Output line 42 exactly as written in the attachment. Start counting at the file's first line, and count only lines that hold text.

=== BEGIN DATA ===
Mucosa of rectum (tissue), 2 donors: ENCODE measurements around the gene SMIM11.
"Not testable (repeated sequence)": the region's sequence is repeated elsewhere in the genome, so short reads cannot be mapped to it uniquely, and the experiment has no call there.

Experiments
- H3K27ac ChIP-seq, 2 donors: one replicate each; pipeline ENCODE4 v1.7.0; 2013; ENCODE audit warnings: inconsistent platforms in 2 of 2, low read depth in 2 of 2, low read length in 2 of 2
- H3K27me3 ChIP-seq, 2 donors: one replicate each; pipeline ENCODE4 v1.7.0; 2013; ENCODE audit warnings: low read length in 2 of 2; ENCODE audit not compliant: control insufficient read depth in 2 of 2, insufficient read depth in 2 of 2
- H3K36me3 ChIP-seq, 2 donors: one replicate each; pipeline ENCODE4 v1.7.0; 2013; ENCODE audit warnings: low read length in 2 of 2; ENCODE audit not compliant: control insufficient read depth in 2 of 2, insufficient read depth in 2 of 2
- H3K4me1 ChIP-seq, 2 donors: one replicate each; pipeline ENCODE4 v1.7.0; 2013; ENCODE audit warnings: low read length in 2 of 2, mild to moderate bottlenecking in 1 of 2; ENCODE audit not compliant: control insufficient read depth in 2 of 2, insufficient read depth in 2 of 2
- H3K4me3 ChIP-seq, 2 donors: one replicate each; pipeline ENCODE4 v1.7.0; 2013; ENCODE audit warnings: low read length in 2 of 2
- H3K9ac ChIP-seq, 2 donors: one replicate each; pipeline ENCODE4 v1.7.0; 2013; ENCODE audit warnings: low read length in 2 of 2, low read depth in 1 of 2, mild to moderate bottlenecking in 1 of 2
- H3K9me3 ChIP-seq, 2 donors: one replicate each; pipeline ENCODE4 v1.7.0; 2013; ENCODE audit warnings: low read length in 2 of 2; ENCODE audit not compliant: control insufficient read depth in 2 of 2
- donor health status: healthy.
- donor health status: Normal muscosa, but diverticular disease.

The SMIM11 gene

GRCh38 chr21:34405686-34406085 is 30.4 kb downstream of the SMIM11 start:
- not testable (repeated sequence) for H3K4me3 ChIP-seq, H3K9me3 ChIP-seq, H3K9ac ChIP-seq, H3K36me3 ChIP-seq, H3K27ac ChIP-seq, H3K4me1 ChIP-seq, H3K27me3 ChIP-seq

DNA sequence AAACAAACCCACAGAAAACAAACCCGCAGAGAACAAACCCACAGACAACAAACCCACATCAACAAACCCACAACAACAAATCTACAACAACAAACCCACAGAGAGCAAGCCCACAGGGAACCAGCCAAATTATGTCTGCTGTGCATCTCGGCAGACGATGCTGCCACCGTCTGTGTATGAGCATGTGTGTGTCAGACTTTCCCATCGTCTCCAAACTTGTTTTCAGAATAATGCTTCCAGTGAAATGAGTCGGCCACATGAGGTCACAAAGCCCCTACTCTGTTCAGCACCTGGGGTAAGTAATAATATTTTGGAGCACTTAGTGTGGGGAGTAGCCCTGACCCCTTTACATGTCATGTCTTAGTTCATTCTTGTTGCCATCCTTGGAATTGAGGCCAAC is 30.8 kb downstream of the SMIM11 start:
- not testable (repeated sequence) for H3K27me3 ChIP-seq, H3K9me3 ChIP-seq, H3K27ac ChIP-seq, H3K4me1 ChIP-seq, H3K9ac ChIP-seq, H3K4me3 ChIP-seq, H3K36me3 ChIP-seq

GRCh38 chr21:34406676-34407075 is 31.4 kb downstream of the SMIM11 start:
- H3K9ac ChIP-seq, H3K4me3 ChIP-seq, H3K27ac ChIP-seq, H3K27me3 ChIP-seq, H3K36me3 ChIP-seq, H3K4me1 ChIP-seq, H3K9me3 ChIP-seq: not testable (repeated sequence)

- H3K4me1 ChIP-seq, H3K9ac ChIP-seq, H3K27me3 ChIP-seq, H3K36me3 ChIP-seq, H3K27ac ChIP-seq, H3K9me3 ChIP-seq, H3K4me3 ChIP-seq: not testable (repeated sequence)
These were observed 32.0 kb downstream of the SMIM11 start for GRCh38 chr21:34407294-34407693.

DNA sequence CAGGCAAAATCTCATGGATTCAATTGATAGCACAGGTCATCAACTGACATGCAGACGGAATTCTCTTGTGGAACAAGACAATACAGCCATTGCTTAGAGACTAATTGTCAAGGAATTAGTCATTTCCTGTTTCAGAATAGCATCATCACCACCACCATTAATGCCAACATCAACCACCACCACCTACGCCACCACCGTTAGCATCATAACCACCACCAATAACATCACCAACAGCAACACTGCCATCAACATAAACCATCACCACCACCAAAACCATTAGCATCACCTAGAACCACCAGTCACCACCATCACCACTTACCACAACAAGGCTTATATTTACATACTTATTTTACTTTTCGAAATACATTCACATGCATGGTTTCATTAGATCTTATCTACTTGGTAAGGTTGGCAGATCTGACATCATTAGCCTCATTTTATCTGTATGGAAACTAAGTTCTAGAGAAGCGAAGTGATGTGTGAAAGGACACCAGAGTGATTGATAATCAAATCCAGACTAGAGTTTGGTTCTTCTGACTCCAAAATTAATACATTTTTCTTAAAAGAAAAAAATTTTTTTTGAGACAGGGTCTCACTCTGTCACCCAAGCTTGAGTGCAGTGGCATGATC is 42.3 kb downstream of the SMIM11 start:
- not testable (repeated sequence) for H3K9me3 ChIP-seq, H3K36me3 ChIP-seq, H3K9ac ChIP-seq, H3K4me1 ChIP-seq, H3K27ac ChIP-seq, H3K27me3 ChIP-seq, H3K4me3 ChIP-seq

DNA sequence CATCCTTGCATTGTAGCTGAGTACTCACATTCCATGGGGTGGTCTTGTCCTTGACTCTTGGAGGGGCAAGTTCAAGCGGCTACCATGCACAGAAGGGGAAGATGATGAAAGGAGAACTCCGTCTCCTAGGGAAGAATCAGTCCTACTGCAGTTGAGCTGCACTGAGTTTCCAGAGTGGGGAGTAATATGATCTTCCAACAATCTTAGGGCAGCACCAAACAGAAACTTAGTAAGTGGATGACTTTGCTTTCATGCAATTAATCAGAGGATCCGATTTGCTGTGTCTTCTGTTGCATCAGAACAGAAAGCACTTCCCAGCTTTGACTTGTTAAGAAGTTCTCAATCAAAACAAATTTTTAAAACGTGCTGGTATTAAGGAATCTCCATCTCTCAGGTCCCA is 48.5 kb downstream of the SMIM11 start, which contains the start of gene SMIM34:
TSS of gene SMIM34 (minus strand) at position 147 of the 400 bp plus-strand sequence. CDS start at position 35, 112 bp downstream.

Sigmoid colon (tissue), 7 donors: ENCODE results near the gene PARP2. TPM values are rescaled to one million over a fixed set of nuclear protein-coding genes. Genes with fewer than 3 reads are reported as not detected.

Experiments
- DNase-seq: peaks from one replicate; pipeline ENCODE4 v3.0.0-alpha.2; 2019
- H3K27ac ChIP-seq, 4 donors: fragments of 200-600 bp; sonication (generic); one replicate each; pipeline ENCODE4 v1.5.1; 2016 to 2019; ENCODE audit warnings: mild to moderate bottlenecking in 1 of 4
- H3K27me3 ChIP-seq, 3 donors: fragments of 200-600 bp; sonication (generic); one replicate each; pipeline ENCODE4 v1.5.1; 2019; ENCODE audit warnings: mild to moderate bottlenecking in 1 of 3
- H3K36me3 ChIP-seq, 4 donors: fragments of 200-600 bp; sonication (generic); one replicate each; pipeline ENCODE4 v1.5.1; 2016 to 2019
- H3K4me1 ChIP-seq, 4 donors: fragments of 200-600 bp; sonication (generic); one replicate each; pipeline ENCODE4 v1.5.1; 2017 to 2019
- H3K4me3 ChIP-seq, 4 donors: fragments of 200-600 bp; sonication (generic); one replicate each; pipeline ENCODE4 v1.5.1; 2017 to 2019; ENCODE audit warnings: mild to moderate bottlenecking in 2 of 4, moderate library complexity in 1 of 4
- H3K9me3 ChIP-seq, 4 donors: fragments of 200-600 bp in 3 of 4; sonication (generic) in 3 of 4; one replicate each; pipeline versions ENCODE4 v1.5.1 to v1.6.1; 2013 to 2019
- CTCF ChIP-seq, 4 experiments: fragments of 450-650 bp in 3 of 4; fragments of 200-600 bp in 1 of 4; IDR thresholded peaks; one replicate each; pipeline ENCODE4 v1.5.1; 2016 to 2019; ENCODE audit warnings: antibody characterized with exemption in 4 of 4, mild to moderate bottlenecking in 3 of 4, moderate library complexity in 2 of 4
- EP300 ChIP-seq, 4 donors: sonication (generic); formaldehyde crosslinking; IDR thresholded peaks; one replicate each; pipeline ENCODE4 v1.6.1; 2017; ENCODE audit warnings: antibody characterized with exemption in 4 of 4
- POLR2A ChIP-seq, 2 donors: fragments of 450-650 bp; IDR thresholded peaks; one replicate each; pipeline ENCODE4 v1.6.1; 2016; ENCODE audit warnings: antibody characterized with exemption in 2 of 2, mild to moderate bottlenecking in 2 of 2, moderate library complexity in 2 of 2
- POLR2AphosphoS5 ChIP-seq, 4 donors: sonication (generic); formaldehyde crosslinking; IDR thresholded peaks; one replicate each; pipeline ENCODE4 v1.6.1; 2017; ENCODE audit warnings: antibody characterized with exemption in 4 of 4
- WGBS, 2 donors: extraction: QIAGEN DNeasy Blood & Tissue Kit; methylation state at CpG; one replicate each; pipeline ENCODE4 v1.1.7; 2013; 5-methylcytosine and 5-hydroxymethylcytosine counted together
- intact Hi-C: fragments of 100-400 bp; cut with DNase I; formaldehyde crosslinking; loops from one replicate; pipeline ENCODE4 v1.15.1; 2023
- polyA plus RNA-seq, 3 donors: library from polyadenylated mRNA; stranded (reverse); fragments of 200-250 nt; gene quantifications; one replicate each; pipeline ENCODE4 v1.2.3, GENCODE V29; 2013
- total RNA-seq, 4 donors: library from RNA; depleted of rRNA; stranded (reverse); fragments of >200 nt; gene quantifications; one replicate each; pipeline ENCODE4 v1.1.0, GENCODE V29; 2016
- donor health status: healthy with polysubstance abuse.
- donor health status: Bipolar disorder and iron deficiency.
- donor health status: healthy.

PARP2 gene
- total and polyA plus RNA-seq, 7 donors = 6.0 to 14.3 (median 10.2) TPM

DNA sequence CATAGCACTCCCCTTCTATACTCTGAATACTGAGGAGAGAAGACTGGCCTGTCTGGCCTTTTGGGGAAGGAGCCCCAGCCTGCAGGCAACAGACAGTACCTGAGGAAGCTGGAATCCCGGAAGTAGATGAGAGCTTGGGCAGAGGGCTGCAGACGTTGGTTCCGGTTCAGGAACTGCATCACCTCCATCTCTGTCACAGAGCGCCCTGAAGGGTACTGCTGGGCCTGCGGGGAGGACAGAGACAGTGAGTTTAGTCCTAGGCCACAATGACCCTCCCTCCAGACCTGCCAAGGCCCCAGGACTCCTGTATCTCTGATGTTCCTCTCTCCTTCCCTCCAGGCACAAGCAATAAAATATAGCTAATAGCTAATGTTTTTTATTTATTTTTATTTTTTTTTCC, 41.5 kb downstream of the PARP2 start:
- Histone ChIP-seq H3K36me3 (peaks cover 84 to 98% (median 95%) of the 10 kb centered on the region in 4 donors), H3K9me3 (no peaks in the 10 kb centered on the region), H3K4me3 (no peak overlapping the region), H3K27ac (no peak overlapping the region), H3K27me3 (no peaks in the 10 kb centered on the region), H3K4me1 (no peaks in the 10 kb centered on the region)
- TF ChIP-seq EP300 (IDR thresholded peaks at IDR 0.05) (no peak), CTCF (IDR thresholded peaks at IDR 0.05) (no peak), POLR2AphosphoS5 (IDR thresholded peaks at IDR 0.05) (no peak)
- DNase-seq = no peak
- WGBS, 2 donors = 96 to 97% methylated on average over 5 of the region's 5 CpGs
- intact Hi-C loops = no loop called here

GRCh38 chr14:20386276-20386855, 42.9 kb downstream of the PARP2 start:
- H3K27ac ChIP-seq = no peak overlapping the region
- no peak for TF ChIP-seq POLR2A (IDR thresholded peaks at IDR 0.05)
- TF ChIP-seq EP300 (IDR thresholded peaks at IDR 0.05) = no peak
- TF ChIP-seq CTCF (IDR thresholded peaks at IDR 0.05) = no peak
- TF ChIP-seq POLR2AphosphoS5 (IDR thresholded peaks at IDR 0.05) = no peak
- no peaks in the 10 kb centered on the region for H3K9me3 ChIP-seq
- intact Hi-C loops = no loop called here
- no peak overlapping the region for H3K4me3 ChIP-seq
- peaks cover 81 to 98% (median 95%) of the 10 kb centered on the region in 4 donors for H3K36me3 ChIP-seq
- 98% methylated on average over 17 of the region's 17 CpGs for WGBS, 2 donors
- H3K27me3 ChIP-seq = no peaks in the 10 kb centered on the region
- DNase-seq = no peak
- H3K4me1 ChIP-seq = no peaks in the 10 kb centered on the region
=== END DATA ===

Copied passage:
- total RNA-seq, 4 donors: library from RNA; depleted of rRNA; stranded (reverse); fragments of >200 nt; gene quantifications; one replicate each; pipeline ENCODE4 v1.1.0, GENCODE V29; 2016